Social Media and Online Scripture

April 27th, 2011
This article is featured in the The Living Word (May/June/July 2011) issue of Circuit Rider

In First Corinthians, the Apostle Paul proclaims, “I have become all things to all people, that I might by all means save some” (I Cor 9:22). If the history of American Bible publishing over the last thirty years was in need of a motto, this might well be the one to pick. The explosion of print Bibles, in all shapes, colors, sizes, and versions, has truly been remarkable and unprecedented. From the basic hotel Gideon's to the flashy, glossy-papered girl's Revolve BibleZine, the Bible (not exactly a slow seller to begin with) has undergone a revolution of availability and audience appeal, a trend that has only increased momentum with the turn of the millennium.

This explosion in the world of print media, of course, is only the tip of the iceberg. For generations now the Bible and its stories and characters have been translated into various media, with film and voice recordings leading the charge for the Greatest Generation, and the Boomers following suit with the rise of video technology, where interactive CD-ROMs offered expanded and enhanced Bible experiences for the reader wishing to learn more about the geography of the Holy Land or the latest archaeological evidence discovered about ancient Israel or the ministries of the Disciples. Bible publishers and laypersons with a heart to spread the gospel have very often embraced these new technologies, using their novelty and attractiveness as a means to evangelize.

With the first generations raised with the World Wide Web, we saw, for the first time in the past four hundred years, a shift away from the dominance of print culture. The promise was that, for the first time, our experience with information would become truly interactive, allowing the reader to contribute as much (or even more) to the experience of reading as the writer.

For most of the Web's infancy and adolescence, however, the promised breaking down of the barriers did not occur. Content was pretty much static, and flowed in a one-way line from producer to consumer, just like the old days of print. Not surprisingly, the first Bible sites on the Web consisted of static pages with little more than a smorgasbord of version choices and a searchable database of scriptural terms. While these sites were attractive and useful to believers, there was little there to attract interested nonbelievers, nor was there good reason to return to the site unless you had something you wanted to look up.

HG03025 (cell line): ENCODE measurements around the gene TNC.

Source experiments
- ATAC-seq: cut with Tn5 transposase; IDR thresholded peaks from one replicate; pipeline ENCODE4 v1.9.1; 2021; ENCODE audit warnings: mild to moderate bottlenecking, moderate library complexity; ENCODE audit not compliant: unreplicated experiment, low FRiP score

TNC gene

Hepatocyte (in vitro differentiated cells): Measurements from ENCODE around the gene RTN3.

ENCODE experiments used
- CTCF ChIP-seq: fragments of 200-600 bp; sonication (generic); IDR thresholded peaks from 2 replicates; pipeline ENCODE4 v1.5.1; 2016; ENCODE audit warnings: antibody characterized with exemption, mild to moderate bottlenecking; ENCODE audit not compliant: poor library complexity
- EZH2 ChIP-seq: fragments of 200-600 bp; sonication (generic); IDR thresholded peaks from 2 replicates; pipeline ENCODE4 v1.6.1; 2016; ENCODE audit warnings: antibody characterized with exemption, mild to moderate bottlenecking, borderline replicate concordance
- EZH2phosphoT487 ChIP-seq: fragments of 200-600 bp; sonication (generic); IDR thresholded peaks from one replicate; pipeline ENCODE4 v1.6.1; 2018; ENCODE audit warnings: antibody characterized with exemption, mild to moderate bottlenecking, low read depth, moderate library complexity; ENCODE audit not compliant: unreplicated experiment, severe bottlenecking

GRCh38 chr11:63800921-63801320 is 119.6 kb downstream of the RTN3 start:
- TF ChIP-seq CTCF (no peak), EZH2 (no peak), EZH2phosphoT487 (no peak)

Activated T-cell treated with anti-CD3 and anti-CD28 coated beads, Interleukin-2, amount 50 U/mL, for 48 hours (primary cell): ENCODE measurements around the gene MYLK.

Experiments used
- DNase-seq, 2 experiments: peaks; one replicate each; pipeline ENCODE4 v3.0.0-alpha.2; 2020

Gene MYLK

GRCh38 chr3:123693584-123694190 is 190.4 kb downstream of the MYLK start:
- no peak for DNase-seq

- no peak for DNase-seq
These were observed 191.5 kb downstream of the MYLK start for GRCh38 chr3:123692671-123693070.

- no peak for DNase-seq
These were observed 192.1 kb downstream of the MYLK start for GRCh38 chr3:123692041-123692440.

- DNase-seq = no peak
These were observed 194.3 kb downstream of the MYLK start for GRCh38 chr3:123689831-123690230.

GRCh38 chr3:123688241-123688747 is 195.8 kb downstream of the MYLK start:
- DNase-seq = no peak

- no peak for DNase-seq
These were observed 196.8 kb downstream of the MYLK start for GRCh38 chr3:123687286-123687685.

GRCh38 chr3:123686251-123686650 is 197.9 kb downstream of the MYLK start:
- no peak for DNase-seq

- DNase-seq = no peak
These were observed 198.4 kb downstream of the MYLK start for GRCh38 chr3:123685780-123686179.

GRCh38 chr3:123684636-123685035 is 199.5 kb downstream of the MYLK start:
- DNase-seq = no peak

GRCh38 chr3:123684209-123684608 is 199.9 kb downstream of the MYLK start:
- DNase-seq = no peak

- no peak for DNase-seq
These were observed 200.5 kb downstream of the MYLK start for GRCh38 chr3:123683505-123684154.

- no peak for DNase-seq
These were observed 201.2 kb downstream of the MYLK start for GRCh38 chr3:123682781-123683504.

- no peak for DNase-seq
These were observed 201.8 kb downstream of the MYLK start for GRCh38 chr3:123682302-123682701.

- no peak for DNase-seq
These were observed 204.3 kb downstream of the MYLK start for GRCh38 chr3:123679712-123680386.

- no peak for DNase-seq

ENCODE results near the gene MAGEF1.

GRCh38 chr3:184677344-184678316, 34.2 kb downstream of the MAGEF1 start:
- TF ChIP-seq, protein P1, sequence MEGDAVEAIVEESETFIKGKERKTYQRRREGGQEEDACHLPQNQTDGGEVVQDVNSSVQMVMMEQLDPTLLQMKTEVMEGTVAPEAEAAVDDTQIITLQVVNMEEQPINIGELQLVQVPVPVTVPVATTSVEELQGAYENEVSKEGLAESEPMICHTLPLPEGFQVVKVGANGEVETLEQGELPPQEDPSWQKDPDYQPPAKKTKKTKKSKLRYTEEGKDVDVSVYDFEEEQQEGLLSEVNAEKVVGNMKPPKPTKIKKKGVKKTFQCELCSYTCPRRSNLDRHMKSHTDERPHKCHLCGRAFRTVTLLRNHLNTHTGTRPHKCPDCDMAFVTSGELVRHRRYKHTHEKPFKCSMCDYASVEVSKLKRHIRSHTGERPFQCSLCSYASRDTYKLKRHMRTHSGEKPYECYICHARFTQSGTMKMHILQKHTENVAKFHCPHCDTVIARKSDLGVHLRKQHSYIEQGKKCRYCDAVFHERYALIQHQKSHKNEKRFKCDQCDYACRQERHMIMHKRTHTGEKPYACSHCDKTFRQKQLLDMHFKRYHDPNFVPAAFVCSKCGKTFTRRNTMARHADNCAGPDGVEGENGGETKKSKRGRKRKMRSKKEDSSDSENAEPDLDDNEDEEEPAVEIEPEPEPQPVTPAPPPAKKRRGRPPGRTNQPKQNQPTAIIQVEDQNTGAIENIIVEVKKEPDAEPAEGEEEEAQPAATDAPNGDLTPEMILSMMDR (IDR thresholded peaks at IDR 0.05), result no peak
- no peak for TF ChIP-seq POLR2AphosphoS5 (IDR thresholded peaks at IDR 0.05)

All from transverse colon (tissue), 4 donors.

With the rise of social media in the first decade of the 21st century, we are at last seeing the beginnings of the revolution in interactivity that was promised to us at the dawn of the Internet Age. As in generations past, those with a heart for evangelism are at the cutting edge of this new media. The recent advancements in Web technology and culture are allowing readers to interact with Scripture in radically new ways. The face-to-face Bible studies of old are moving into virtual spaces online. Savvy “evangelpreneurs” are increasingly using the marketing tactics of the business world to plant and grow new ministries, and social media is giving them tools to make Paul’s call to become “all things to all people” a reality.

The success of a website often depends on the generation of continually fresh content. This model initially proved especially difficult for Scripture-themed websites, as there is not much call for innovation with regard to the basic texts of the Bible. The desire to maintain integrity to the text worked against the need for constantly updated content.

The social media model, however, is changing this dynamic. As its name would suggest, social media is generated almost wholly by the user for the benefit of other users. Blogs, for example, allow and encourage frequent updates, and have been used as a forum for ongoing meditations on Scripture, or a running Bible commentary, or as a journal of reflections as readers work through the lectionary. At an even more interactive level, comment threads and online forums allow the development of long threads of debate over interpretation and application of difficult passages to daily life.

There are numerous Bible websites, of course, and even some of the longtime leaders in online Scripture are adding more social aspects to their sites—the expansive Bible Gateway, for example, and some of the translation-specific sites. Here I will discuss just two major experiments in the next generation of online Scripture, designed to emphasize the interactive aspects of these new social media paradigms: the Tagged Tanakh (, affiliated with the Jewish Publication Society, and YouVersion (, affiliated with

Tagged Tanakh

The site bills itself as “collaborative platform” on which the Torah, Prophets, and Writings can be “cross-referenced, annotated, and connected—tagged—to other forms of media.” After a free sign-up, I am looking at “my page.” Most of the main page is taken up with “My Feeds,” consisting of a long list of snippets of the most recent comments left by other users.